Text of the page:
Close
Conde Nast Traveler Concierge.com

« Learn to Paint, Taste Cheese on Vacation | Main | Functional Food at Bouley-Garcia »

July 01, 2008

Brazil's Minister of Culture Rocks

Gilberto Gil
Go Brazil with Gilberto Gil
AP Photo

by John Oseid

Last week in Times Square, I had a riveting meeting with an important Brazilian cabinet official. Well, me and hundreds of other people jumping up and down to the guitar licks of a legendary singer/songwriter who just happens to moonlight as the Minister of Culture.

With a couple of capoeira-like swings of the leg, lean and dread-locked Gilberto Gil flew around the Nokia Theater stage like no sixty-six year old you've ever seen. A few samba hip shimmies were enough to bring the Brazilian-packed crowd to a frenzy. From falsetto scatting to a bit of Pink Floyd-era rock and a reggae version of the "Girl from Ipanema," he ranged freely throughout the music map. The bilingual bureaucrat bracketed his songs with messages on the need for global change and new perspectives.

Gil's legacy is framed in a fine BBC documentary on Tropicalia, the late-sixties multifarious cultural movement he led with fellow-Bahian Caetano Veloso and others. Street demonstrators and musicians, Tropicalistas mixed rock, folk and bossa nova. Too avant-garde for the military government of the day, though, they were arrested as subversives and sent into exile.

In his 2003 memoir Tropical Truth, Caetano Veloso tells the story of their Beatles-era London exile in great detail. The movement's signature album Tropicália: ou Panis et Circenses was reissued earlier this year. (My personal favorite is the joyous sitar-inflected song "Batmacumba.")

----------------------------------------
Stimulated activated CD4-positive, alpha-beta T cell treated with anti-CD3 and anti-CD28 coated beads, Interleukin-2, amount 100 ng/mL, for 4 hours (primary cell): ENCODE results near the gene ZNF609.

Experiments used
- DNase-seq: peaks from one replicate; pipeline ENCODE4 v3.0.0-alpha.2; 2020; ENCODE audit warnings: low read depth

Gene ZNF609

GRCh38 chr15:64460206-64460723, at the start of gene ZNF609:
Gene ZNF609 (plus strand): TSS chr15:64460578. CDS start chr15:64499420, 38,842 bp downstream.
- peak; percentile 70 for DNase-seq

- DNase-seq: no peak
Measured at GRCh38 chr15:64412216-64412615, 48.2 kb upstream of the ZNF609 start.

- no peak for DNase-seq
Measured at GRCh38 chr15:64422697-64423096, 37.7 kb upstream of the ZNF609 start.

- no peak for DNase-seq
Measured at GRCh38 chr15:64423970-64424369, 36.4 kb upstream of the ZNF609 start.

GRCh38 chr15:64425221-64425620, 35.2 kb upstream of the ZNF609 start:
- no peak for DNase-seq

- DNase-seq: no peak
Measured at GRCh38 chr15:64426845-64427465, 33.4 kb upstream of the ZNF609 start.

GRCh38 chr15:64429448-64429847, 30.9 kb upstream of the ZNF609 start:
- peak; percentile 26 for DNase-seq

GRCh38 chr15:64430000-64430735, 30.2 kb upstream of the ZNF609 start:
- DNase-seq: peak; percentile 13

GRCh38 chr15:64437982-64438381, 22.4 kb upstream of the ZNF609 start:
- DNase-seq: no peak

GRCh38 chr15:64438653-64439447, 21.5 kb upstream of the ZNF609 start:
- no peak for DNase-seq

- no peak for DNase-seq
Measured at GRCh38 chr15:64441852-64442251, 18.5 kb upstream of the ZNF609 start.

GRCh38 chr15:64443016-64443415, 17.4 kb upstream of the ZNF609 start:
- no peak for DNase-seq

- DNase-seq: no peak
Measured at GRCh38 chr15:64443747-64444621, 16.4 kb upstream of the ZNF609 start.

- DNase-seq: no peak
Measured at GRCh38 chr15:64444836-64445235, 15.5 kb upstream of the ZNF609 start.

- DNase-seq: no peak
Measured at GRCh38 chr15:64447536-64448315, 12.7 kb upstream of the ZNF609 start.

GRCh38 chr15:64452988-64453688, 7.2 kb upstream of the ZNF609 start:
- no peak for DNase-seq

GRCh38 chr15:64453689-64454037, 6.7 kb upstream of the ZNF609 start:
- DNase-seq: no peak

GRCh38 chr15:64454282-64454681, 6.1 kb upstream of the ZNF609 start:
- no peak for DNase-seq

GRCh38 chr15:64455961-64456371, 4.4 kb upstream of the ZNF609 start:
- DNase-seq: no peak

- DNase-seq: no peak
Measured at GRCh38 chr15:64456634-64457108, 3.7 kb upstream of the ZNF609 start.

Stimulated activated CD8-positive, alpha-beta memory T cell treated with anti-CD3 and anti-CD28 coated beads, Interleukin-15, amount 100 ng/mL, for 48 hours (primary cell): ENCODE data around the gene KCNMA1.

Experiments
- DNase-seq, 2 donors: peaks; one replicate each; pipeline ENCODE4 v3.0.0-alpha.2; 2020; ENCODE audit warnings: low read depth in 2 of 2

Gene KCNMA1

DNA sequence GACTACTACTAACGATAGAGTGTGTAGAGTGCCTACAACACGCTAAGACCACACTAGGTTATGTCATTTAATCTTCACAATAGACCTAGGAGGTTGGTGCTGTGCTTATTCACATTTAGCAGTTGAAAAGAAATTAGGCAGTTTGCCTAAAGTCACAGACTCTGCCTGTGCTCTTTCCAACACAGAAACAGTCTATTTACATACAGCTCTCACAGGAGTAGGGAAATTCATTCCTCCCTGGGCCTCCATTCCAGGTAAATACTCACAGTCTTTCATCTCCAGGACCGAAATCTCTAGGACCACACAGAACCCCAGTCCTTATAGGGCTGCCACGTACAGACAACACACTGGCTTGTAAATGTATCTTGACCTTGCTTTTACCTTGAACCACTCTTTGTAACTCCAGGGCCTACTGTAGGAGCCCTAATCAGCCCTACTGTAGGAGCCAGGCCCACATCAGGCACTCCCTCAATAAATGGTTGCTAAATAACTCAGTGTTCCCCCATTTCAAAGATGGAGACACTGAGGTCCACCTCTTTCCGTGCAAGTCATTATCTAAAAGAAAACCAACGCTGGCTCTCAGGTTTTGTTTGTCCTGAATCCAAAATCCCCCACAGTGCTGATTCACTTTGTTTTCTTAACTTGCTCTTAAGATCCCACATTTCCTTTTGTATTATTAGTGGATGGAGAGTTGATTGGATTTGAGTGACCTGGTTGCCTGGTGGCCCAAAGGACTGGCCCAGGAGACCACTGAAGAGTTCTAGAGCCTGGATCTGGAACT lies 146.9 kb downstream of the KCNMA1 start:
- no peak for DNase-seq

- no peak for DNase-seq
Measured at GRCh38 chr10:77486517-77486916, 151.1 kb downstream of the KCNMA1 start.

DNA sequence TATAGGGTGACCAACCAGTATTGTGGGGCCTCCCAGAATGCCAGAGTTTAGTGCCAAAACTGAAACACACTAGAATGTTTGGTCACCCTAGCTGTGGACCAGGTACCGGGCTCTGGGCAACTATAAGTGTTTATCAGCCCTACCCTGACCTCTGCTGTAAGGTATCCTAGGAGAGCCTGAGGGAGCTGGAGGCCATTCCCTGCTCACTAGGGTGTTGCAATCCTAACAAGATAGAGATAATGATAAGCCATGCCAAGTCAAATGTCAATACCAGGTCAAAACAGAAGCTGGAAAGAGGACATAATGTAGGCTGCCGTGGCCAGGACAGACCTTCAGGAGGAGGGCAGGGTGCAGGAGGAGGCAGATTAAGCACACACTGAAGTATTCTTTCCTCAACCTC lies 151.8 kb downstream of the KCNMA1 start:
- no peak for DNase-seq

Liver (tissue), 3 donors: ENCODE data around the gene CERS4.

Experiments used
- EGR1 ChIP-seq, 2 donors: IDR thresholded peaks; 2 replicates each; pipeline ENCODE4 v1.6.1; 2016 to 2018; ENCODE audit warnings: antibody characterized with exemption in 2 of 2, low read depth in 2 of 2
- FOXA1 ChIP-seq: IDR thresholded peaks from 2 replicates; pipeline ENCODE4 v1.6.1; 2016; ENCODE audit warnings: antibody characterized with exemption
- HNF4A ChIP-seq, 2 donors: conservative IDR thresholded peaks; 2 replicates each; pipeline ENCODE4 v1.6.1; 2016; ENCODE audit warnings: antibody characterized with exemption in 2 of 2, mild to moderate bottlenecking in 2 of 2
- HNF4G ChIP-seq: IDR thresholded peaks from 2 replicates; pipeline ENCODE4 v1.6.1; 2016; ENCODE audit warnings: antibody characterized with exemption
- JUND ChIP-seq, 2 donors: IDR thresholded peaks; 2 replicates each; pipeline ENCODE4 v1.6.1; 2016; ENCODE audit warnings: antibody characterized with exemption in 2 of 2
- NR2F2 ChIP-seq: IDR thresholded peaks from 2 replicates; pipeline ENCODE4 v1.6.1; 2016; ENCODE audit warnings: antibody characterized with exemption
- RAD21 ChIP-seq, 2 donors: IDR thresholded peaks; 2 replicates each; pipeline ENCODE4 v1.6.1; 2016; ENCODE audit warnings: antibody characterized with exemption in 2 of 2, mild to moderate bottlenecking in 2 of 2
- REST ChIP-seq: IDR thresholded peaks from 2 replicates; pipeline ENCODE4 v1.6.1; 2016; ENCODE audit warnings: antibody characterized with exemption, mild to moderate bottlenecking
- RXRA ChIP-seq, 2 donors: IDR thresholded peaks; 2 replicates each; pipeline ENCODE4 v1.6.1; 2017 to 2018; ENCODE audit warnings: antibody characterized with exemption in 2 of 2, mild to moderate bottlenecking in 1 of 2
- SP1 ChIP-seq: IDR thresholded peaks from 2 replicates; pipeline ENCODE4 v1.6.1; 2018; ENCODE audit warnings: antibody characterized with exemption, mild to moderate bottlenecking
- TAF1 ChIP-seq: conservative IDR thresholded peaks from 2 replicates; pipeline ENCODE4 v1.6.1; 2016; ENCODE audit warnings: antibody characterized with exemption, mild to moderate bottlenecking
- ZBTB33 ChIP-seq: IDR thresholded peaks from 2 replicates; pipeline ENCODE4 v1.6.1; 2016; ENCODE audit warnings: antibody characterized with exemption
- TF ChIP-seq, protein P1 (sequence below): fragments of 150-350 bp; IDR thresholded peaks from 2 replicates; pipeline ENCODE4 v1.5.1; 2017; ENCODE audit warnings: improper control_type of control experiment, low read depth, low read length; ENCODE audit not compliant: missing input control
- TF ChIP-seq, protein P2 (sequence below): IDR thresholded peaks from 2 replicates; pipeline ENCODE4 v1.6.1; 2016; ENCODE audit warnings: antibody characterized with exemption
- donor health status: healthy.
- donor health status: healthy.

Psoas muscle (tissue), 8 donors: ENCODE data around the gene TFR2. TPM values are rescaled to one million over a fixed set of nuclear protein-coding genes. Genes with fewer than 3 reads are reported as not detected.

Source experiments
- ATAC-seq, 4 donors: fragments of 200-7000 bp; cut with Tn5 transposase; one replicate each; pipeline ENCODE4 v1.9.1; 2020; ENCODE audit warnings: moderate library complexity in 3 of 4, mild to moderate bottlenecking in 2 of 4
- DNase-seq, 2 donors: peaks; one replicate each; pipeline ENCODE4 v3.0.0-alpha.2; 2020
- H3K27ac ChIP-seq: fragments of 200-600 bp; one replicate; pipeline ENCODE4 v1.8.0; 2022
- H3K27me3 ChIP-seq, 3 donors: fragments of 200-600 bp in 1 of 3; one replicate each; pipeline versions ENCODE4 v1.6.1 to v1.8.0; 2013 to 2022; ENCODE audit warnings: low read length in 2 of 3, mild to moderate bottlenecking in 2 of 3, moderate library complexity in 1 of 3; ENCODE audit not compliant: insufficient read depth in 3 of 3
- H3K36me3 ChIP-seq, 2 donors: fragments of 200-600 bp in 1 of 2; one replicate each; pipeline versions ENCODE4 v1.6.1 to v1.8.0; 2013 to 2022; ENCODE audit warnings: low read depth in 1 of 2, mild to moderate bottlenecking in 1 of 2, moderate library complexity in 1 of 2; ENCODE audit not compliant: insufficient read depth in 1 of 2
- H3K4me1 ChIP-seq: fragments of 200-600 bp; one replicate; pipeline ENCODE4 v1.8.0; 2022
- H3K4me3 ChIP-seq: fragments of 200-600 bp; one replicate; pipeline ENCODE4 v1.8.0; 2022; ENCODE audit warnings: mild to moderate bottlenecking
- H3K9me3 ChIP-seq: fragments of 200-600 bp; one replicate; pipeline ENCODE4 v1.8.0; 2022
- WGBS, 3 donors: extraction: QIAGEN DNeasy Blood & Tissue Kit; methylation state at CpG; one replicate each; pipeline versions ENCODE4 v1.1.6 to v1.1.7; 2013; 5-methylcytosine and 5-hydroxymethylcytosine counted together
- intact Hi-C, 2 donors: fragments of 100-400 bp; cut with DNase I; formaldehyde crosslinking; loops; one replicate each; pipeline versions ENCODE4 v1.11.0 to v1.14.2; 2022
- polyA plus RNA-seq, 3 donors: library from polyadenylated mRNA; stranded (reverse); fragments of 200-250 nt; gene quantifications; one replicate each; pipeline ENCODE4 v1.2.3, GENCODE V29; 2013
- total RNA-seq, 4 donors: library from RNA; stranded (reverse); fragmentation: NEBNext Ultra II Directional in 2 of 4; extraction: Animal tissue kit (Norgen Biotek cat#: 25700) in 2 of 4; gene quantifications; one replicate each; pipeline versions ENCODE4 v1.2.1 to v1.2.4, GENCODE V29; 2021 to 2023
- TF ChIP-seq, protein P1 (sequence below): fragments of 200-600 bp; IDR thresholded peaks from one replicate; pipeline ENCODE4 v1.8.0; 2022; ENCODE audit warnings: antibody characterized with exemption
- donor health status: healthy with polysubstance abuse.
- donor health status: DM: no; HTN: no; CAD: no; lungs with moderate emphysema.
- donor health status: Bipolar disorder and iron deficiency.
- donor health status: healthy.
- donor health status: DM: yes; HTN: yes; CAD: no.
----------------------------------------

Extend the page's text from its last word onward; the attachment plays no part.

If he made his fame almost forty years ago, one of Gil's loveliest albums is his 1997 Quanta, the live version of which won him a Grammy. The Brazilian language doesn't get any more lush than in his song "Dança de Shiva." The album's exploration of science and the arts foreshadows his deep involvement with bringing Brazil into the digital age.

Gil is now touring in support of his new album Banda Larga, which means broadband and is, not surprisingly, all about connecting. He has a few U.S. dates remaining this week (San Francisco, Boulder, and Miami), or, if you want to find him touring Europe this summer, go to his website.

Insider's tip: Brazilian Portuguese comes in many varieties and Gil's name isn't pronounced like you might think. Call him roughly Jeeoo-bayr-too Jeeoo, and you'll bring a smile to a Brazilian.

Further reading:
* For a discussion of the Minister of Culture's current role in the democratization of intellectual property, see Wired magazine.
* Check out Conde Nast Traveler's May 2008 story on Northeast Brazil.

Comments

click to post a comment >

About this blog
The editors at Conde Nast Traveler answer questions and share travel secrets, tips, and dispatches

Twitter: CNTraveler
RSS: RSS Feed
Email: Daily updates

WEEKLY TOPICS
RECENT COMMENTS


UPDATES ON TWITTER

TRAVEL BLOGS
Featured in Alltop

Prices and other information were accurate at press time, but are subject to change. Please confirm details with individual establishments before planning your trip.

EXPRESS SIGN-UP Sign up for one of our exciting panels and receive the latest news, travel offers, and event invitations from Condé Nast Traveler and our valued advertising partners.

http://www.cntpromo.com/ex.asp
Traveler Magazine

My Concierge.com

Advertisement

Advertisement

I understand and agree that registration on or use of this site constitutes agreement to its User Agreement, Privacy Policy, and Mobile Terms and Conditions.

 
iPhone App:

Create personalized postcards out of your favorite travel photos!

Learn More ›
Subscribe to our free RSS feeds:

Get the latest destinations picks, hot hotel lists, travel deals and blog posts automatically added to your newsreader or your personalized homepage.

Learn More ›

Special Advertisement

Contests, Sweepstakes & Promotions